And Mali’s turmoil could easily seep into other nations. It already became Algeria’s problem on Jan. 16 when jihadist sympathizers linked to al-Qaeda seized a natural gas facility that employed hundreds of people in southern Algeria near the Malian border. Algerian forces stormed the massive compound and after a dramatic four-day standoff, at least 37 hostages were dead, along with 29 militants, according to news reports.
It was a stark wake-up call that North Africa could become a new front in the battle against al-Qaeda, which, though significantly weakened since 9/11, has grown powerful tentacles in parts of the region, capitalizing on the upheaval of the Arab Spring.
“Mali is a battleground, but the problem is not coming from Mali — it’s coming from Algerian jihadists and a population of Mali that is rebelling in North Africa, and those are the two issues that have to be resolved,” Huddleston explained. “Al-Qaeda has to be defeated.”
Huddleston said Al-Qaeda in the Islamic Maghreb (AQIM) is particularly worrisome — as are the massive caches of weapons being funneled out of Libya after the fall of the nation’s longtime dictator, Col. Muammar al-Qaddafi. U.S. intelligence officials believe AQIM is actively plotting attacks on Western targets, but they find the splintered, divisive nature of the group challenging to get a bead on.
“What we do know in the case of AQIM is that they have lots of territory, links to other terrorists, and access to thousands of weapons,” Huddleston said. “Gaddafi’s armories were full of everything and those [weapons] are moving south.”
She pointedly added: “As long as those links are there, as long as they have access to that kind of weaponry, and as long as they are going to attract — and they will — other jihadists, they’re going to be dangerous.”
The entire region is becoming increasingly dangerous, she believes, warning that North Africa could become the next stomping ground for al-Qaeda. Huddleston, a career diplomat who served throughout Africa and Latin America, also worries that a passive approach to the radical Islamist momentum building in the region could have dire consequences for the United States. She pointed out that al-Qaeda plotted its devastating Sept. 11, 2001, attacks from the remote mountains of Afghanistan, sheltered by the Taliban.
“9/11 wasn’t a sophisticated attack,” she said.
To that end, she’s been urging the U.S. government to pay more attention to Mali.
“The United States need not put combat troops on the ground. Instead, we should provide intelligence, equipment, financing and training for a West African intervention force that the United Nations Security Council approved in December (but did not finance),” she wrote in her New York Times op-ed in early 2013.
That’s not to say the U.S. government hasn’t done anything. To improve military relations with African nations, the Bush administration launched the U.S. Africa Command (Africom) in 2007. Two years earlier, a joint civilian-military effort called the Trans-Sahara Counterterrorism Initiative was formed to provide training and instruction to help governments prevent large swaths of desolate African territory from becoming terrorist strongholds. Current membership includes 11 African countries: Algeria, Burkina Faso, Libya, Morocco, Tunisia, Chad, Mali, Mauritania, Niger, Nigeria and Senegal.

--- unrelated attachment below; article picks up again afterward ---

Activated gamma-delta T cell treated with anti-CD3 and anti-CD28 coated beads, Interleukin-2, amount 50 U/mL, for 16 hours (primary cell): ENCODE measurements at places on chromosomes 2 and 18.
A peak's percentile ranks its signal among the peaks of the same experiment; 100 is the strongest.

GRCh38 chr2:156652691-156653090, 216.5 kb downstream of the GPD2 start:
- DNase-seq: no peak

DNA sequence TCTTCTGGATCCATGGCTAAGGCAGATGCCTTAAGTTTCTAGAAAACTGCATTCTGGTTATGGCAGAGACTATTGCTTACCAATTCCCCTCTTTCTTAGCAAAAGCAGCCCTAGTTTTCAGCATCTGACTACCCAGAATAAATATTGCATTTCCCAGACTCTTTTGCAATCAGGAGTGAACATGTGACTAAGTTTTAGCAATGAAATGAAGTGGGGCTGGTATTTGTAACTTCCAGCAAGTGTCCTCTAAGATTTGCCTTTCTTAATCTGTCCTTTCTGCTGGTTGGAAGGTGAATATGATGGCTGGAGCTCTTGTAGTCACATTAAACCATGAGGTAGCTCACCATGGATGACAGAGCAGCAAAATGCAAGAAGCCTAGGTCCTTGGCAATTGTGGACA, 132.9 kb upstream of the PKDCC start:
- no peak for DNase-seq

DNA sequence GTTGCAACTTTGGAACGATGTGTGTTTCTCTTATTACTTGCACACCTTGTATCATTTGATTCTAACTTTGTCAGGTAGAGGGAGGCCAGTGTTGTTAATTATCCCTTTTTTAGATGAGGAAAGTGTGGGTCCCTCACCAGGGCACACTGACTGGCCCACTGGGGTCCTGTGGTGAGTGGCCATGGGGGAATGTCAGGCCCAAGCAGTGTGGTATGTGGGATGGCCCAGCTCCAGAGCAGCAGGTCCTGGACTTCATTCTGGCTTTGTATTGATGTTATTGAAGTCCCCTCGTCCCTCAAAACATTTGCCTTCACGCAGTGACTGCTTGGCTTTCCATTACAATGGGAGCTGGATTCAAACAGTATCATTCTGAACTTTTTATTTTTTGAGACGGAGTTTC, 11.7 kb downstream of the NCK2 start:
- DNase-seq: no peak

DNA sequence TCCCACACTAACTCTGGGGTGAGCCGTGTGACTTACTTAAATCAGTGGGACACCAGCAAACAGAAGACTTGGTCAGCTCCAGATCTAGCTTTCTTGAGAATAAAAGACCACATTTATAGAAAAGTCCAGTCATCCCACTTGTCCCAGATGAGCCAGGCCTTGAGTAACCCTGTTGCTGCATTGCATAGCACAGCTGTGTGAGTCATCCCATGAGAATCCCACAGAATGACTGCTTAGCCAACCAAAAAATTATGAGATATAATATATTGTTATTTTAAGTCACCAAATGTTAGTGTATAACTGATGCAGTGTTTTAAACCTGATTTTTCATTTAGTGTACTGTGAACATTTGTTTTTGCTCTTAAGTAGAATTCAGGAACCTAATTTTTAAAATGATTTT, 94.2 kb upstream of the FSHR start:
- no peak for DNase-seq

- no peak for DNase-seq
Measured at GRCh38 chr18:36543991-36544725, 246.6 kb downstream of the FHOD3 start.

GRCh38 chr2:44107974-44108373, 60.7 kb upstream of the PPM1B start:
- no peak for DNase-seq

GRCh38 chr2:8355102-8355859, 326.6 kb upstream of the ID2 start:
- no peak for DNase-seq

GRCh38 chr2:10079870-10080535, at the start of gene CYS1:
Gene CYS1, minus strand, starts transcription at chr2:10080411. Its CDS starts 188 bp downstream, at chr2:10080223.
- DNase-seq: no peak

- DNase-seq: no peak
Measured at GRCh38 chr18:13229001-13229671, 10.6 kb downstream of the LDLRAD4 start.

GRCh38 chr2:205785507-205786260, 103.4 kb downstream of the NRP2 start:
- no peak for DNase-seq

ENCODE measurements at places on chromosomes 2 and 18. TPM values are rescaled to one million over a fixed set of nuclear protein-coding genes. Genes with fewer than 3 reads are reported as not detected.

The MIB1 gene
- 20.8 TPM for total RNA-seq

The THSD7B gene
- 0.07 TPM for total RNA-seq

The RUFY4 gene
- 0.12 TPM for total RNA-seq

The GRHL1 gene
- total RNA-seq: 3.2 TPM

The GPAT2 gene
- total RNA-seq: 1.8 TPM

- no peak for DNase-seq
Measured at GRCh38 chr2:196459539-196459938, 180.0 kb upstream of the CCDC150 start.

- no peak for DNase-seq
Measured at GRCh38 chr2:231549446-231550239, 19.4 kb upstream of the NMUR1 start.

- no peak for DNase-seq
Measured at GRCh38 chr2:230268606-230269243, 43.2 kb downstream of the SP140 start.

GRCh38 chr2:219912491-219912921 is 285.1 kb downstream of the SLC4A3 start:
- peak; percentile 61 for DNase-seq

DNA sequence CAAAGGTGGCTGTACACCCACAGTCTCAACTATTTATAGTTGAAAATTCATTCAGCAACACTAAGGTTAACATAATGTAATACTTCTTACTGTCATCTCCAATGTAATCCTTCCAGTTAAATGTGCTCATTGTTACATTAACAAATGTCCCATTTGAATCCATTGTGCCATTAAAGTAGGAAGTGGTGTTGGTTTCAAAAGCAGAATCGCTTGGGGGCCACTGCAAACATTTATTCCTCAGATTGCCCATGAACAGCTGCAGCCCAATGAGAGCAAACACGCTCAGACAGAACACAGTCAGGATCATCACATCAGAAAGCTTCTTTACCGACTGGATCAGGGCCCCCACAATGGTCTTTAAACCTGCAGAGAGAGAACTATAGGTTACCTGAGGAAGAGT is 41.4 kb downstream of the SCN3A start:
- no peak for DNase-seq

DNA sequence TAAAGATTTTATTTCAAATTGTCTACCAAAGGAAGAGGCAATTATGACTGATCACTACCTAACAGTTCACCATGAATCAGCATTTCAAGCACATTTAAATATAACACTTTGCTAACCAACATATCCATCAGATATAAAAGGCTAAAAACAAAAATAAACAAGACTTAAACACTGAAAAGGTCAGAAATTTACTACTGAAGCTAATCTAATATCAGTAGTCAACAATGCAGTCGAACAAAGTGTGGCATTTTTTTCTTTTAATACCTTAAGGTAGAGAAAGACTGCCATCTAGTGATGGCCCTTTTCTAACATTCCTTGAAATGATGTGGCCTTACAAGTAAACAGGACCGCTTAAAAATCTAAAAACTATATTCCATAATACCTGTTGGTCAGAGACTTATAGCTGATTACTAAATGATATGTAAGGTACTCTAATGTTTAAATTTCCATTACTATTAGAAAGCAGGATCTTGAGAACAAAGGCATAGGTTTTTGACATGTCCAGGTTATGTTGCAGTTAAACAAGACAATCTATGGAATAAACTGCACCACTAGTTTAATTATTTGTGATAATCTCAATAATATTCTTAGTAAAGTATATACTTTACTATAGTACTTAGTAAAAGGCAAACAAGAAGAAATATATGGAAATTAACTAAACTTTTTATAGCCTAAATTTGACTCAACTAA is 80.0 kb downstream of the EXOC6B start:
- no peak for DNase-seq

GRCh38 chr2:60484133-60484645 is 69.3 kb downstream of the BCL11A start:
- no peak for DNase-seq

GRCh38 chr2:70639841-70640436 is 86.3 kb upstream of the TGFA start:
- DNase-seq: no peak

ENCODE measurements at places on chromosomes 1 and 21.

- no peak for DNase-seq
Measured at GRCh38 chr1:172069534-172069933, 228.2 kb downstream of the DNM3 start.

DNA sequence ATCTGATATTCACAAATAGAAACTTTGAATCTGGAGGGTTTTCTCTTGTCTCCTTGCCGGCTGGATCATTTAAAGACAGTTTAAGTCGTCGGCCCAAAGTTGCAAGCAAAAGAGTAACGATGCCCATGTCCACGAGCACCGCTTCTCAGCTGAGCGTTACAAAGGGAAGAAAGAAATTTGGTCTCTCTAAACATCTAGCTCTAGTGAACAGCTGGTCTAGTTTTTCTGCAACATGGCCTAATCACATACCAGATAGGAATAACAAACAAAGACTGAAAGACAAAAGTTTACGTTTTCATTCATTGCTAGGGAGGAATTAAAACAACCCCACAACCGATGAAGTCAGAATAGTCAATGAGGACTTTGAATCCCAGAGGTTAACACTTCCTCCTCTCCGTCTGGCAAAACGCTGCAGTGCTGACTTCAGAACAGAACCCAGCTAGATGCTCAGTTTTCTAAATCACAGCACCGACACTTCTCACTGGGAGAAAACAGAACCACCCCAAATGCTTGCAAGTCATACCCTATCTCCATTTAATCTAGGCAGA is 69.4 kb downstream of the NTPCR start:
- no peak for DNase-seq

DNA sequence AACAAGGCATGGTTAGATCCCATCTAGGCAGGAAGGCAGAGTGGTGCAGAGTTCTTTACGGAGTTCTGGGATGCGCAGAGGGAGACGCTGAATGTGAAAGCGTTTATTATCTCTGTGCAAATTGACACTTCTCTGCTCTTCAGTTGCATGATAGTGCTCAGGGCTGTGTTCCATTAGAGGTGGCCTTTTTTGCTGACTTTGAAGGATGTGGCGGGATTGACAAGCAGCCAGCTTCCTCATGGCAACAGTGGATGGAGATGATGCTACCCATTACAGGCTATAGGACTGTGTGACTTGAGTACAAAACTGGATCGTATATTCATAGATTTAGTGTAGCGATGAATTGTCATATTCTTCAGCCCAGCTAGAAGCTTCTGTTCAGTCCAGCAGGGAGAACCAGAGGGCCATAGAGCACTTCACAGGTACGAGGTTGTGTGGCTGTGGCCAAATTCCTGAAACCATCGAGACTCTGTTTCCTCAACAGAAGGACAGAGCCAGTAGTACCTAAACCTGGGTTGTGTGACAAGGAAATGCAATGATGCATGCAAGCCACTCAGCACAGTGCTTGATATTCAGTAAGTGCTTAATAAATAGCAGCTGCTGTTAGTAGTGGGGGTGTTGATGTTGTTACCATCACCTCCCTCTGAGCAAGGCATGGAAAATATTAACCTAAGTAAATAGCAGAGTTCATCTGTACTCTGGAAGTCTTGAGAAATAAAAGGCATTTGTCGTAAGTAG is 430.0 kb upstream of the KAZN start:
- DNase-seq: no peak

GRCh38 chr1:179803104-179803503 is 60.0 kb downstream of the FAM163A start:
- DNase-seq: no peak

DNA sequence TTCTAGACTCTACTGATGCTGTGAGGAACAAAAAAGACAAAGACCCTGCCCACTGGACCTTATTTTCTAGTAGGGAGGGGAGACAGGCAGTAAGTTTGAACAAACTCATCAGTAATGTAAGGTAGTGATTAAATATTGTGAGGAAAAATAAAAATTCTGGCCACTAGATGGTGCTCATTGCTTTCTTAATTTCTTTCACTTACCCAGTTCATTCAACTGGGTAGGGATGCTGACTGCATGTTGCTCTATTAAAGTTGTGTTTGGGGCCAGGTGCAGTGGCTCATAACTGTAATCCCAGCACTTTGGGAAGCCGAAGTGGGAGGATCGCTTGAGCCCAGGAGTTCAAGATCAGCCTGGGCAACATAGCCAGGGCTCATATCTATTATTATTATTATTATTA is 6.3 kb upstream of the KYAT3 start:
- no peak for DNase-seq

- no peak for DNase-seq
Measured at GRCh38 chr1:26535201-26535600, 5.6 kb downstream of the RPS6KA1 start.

Congress appropriated $500 million for the initiative, but it’s unclear whether the investment has paid off — at least in Mali (the leader of last year’s military coup, Capt. Amadou Sanogo, trained in the United States). Huddleston admits it may not have.
“Years of training by United States Special Forces did not stop the Malian military from fleeing when the Islamist insurgency started last January. In fact, the military exacerbated the chaos by overthrowing Mali’s democratically elected government last March,” she wrote in her op-ed.
Huddleston says it’s necessary to restore Mali’s broken democracy and address its chronic poverty, but the more immediate focus should be on keeping the country from becoming a terrorist sanctuary. Part of the solution, she contends, is to take the Malian army out of the equation in the north and give the area back to the tribes people who’ve lived in the desert for centuries (the main Tuareg rebel group has already indicated its support to oust remaining Islamist militants).
“There has to be a negotiation for autonomy with the Malian nomads so then their armies can be trained to provide security for that area,” she told us.
But the key to stabilizing the shaky state, Huddleston believes, lies with neighboring Algeria.
“Algeria is the only country on the continent with the military capacity, seasoned officers, counterterrorism experience and geographic proximity to take over from France in bringing peace to Mali. Algeria’s military leaders know the extremists’ tactics and their leaders,” she argues.
A lot of that knowledge comes from Algeria’s own brutal civil war with Islamist rebels from 1991 to 2002 that killed anywhere between 100,000 to 200,000 people. The conflict began when a major Islamic party looked set to win national elections. The Algerian government, fearing defeat, promptly canceled the vote, sparking an armed guerilla campaign against the government and its allies.